The Market is Down: Your Expected Investment Returns Just Went Up!
Near the end of 2007 as the market was hitting new highs, I wrote a post that was titled exactly opposite of today’s post. (As the market was hitting highs, our collective expected returns were going down.) After the rather dismal financial news recently I thought it was a good time to remind readers of the good news that is implied when the prices of assets go down in value.
If this does not seem intuitive that your expected returns rise as prices go down, let me use an example. Most investors are taught that the stock market has historically provided a return of approximately 10%. So, let’s assume that at the beginning of 2022 you held the expectation that the next 10 years would provide exactly that 10% investment return on your portfolio. To keep the example simple, let’s say the portfolio was valued at $100,000 at the beginning of this hypothetical 10-year period. While not realistic to get exactly 10% every year, this portfolio would grow to be worth just under $260,000 after the 10-year period.
Now, let’s change the first-year return to a loss of 23%. (As I write this the S&P 500 is down that amount so far in 2022.) At the end of the first year in this example the portfolio would be worth $77,000. How much does the portfolio have to earn going forward on an annualized basis in the next nine years to get it to $260,000 at the end of the original 10-year period? Answer: nearly 14.5%
This 14.5% is now your new expected return for the next nine years now that you have gone through a particularly poor first year. I know what you are thinking: there is no way I can adjust my expectations after what we have seen so far this year. While that would be completely normal, you should also be on guard for recency bias. (We tend to weight more recent news in our minds much more than news from the distant past, or future!)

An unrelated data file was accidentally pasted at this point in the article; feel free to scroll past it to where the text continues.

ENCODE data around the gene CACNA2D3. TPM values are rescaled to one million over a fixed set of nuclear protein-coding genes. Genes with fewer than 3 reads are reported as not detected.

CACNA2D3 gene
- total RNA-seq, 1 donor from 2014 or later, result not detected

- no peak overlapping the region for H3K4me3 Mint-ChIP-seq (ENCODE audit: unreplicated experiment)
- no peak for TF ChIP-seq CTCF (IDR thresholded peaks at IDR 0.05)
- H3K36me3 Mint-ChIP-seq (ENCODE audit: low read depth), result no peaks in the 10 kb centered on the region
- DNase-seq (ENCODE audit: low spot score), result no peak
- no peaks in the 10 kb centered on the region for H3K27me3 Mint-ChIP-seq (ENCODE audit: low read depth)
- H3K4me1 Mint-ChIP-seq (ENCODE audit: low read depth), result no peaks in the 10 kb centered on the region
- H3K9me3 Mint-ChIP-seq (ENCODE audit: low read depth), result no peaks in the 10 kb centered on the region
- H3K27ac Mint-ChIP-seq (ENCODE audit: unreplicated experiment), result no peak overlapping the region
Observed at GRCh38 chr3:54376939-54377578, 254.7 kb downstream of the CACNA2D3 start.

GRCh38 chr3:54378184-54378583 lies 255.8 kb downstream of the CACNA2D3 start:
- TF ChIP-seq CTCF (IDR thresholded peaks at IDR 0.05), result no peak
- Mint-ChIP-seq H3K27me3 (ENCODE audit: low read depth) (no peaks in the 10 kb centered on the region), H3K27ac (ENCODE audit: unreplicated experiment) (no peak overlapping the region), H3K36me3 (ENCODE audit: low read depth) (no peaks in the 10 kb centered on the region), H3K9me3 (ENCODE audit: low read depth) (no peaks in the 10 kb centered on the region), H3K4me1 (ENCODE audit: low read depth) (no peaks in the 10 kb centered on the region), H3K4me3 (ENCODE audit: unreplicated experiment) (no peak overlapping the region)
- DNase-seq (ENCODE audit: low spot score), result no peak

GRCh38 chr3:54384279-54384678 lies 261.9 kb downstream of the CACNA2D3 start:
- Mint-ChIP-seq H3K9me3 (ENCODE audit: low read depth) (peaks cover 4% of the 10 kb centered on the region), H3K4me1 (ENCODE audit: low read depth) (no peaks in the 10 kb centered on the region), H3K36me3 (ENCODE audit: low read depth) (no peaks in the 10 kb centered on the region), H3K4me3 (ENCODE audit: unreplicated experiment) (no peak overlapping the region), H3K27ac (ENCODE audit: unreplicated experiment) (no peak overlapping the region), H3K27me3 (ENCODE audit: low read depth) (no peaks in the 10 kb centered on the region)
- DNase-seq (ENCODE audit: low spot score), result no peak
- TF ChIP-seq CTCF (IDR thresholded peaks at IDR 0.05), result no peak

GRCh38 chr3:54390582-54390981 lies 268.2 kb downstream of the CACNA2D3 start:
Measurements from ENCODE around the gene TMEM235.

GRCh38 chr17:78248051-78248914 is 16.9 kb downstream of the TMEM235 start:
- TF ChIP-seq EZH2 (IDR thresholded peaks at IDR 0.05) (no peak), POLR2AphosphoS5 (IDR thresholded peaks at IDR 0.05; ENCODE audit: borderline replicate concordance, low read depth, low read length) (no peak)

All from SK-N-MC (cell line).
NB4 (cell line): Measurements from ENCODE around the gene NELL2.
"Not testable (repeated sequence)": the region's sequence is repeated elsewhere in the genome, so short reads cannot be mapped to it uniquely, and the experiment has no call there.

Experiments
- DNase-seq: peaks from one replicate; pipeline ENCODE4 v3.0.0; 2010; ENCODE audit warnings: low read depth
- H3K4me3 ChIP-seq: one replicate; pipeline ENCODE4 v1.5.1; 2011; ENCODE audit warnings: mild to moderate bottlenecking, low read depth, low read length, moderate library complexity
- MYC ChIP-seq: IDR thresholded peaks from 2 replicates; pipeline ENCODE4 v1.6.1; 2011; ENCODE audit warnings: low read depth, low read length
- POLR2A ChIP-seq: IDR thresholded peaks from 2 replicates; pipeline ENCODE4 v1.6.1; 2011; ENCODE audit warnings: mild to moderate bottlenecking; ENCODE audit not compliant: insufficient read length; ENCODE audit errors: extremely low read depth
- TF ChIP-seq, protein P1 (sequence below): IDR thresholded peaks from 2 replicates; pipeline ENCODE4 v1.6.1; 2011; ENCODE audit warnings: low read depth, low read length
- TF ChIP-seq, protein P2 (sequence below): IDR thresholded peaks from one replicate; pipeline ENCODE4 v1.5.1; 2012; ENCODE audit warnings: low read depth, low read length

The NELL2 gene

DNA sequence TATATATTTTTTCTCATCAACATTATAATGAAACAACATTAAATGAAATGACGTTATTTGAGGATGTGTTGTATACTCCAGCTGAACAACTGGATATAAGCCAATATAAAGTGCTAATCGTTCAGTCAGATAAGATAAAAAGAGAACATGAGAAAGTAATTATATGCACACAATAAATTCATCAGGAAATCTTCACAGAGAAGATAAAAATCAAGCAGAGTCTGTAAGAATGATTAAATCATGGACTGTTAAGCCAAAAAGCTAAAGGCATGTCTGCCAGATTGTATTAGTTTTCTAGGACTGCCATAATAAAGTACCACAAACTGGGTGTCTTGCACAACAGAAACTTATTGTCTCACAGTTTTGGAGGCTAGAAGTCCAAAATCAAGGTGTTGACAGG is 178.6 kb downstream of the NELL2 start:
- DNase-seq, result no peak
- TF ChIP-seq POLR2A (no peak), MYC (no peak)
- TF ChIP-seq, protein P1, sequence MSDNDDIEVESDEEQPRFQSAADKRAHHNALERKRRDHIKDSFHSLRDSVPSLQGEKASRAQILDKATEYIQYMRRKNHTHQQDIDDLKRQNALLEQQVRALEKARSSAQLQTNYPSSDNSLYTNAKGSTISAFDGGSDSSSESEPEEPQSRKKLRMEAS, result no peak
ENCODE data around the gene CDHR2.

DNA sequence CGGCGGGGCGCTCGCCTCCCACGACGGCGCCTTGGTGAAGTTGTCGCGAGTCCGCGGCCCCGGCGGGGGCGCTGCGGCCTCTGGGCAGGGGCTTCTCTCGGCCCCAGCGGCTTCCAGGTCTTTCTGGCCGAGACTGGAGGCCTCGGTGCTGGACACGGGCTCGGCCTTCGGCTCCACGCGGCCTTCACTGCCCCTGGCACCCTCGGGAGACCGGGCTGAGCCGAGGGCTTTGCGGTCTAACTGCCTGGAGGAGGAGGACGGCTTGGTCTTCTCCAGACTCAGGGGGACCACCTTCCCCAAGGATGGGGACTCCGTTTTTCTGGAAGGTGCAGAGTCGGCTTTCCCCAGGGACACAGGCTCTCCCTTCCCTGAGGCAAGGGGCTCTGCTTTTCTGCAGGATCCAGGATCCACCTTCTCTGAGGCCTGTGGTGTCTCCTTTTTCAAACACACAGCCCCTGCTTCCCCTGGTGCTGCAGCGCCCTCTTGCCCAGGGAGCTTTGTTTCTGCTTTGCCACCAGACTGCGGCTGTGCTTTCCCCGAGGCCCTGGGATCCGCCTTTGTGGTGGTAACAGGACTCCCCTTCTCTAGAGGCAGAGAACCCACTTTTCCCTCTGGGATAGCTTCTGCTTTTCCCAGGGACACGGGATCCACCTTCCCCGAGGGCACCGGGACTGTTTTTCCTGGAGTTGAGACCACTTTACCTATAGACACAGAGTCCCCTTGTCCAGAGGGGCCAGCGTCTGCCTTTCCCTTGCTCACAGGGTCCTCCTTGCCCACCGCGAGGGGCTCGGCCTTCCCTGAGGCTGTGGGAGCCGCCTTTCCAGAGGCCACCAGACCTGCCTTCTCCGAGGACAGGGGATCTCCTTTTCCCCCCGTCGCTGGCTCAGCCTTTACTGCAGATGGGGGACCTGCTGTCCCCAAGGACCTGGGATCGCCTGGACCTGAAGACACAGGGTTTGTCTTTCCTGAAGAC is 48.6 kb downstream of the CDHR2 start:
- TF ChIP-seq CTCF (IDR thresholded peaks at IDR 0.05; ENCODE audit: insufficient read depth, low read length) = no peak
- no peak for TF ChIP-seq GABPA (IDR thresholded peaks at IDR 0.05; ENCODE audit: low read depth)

Of course, I am making absolutely no predictions here. Any one with any sense should admit they have no idea what the market behavior will be in the future, because the future is always uncertain. But I do think it is reasonable to put the current market downturn in perspective and understand that expected returns do rise after prices go down. Unfortunately, those expected returns are not guaranteed, and they are not guaranteed to occur within a time frame that any of us might prefer.
When we think about our financial condition there are certain things we can control: our spending is one example. Another thing we can control is the strategy we use for our investment portfolio. As all our clients know, we strongly recommend a written Investment Policy Statement be in place before beginning an investment program. This policy can then serve as a guide as to what to do when markets are going up, and when they are going down. If you are concerned about your current financial situation and you do not have a written Investment Policy Statement, I do recommend you consider working with a fee-only financial advisor.
Weingarten Associates is an independent, fee-only Registered Investment Advisor in Lawrenceville, New Jersey serving Princeton, NJ as well as the Greater Mercer County/Bucks County region. We make a difference in the lives of our clients by providing them with exceptional financial planning, investment management, and tax advice.